Dealing with someone who has an alcohol problem can be challenging in any situation, but when that person is a work colleague, it can be especially difficult. If you believe that alcohol is affecting this person’s work performance, it may mean you have to do more to make up for it or it could mean your team’s performance comes under scrutiny from management.
You may feel that this person could be at risk of being disciplined or even losing his or her job if their problems are discovered. If this person is also a friend, then you may be worried about the outcome for him or her in terms of their work situation as well as their health. If this is the case, you may be wondering if and what you should do about it.
It is important to realise that your colleague may be in denial about his or her problem. Many alcoholics do not realise that they have a problem or they may simply not want to admit it. A number of alcoholics will deny they have a problem even when it is clear to everyone around them that alcohol has become an issue. They may have a host of excuses for why they need a drink, and may offer up examples of others who drink much more than they do.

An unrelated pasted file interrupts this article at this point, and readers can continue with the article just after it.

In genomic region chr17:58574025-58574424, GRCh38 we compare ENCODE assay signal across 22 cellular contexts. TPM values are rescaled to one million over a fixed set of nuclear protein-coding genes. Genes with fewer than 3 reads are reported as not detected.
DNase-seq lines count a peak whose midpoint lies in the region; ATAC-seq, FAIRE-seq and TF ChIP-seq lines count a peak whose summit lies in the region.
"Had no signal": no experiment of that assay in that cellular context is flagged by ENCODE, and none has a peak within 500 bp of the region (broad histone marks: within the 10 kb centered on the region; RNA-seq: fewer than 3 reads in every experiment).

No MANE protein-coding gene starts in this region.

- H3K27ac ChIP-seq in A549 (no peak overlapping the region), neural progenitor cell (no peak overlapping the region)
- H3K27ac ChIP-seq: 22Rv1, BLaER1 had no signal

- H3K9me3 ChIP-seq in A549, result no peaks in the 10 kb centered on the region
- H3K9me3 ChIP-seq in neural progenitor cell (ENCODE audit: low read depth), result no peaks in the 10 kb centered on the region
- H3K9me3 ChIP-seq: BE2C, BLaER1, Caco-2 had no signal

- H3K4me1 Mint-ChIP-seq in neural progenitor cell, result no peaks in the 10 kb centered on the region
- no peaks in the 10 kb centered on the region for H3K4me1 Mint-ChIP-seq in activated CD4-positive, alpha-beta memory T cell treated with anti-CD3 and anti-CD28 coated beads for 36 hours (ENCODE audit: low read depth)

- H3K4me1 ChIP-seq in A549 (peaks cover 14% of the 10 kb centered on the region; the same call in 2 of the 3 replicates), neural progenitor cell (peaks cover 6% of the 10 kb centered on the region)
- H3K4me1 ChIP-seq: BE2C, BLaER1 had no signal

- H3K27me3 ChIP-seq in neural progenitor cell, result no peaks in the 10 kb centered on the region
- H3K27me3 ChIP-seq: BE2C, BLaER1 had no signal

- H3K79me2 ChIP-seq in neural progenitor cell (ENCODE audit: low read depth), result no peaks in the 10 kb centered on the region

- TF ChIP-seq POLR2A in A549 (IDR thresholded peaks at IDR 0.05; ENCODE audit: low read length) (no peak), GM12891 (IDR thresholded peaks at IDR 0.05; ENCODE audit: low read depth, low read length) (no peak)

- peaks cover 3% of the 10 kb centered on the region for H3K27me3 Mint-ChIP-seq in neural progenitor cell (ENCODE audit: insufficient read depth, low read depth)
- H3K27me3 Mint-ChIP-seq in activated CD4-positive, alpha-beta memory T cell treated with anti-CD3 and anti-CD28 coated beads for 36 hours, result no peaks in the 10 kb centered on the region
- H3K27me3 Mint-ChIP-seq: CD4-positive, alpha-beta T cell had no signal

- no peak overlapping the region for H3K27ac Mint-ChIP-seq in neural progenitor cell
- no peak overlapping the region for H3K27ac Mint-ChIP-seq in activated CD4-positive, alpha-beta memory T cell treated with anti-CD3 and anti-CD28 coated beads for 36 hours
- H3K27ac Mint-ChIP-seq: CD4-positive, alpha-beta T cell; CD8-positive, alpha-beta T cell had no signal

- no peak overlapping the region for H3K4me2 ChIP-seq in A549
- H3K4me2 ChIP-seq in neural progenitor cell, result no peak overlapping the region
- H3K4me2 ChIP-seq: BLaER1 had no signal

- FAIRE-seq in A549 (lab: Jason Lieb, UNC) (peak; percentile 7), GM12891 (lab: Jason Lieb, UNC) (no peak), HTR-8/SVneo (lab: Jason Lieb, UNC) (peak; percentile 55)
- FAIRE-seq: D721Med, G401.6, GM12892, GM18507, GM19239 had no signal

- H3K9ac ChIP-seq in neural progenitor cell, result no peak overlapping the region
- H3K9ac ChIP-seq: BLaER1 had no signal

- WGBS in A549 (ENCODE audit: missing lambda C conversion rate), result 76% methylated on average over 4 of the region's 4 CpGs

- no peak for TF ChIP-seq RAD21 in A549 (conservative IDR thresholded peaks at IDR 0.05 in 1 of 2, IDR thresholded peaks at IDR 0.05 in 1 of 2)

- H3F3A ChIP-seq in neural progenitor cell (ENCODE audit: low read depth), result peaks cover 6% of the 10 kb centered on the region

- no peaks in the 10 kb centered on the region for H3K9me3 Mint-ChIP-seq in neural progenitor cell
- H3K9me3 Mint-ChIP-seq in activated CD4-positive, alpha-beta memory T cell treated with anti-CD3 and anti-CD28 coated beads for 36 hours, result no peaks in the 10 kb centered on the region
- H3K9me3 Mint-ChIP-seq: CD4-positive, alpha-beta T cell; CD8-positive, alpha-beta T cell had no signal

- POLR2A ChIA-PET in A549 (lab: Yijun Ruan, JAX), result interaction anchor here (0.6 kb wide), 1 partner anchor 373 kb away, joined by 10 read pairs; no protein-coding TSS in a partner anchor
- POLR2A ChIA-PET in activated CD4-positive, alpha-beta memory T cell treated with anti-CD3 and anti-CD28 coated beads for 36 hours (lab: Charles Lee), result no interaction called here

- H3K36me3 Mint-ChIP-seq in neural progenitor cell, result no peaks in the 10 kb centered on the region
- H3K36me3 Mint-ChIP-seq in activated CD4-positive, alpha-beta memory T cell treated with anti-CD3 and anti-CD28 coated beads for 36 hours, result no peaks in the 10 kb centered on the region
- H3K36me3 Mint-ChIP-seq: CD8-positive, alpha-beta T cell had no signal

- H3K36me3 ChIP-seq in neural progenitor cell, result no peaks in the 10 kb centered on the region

You need to realise that this person has been mentally and physically affected by the addiction and in many cases, they cannot help their actions.
Although you may suspect that your colleague has an alcohol problem, you need to be sure before you do anything about it. Excessive drinking does not always mean a person is an alcoholic, but there are signs to look out for.
An individual with an alcohol problem tends to continue drinking even though it is clearly affecting their health or relationships in a negative manner. You may notice that this person suffers from symptoms such as shaky hands when in work and not drinking, and you may notice that he or she smells of alcohol or takes measures to disguise the smell, such as chewing mint sweets or gum.
Erratic behaviour and poor work performance may also be signs of an alcohol problem, and you may notice that your colleague is taking more time off than usual.
If you are worried about your colleague, taking him or her to the side to discuss the problem could be the best solution, especially if none of your other colleagues seems to have noticed. Do not be surprised if he or she becomes defensive and angry with you – this is a common reaction among those with alcohol addiction when confronted with their behaviour.
An intervention may be another way to deal with the situation, particularly if more than one person has noticed the problem. This will involve a group of colleagues meeting with the person to discuss his or her possible alcohol addiction. However, if you do decide to stage an intervention, you should get the help of a professional counsellor because it has to be carried out correctly in order to be effective.
Rehab Helper is a free service working with addicts and their families and friends. We can help when it comes to providing information about how and where to get help; we can offer advice on intervention techniques as well. If you need help regarding an addiction issue, contact Rehab Helper today for more information.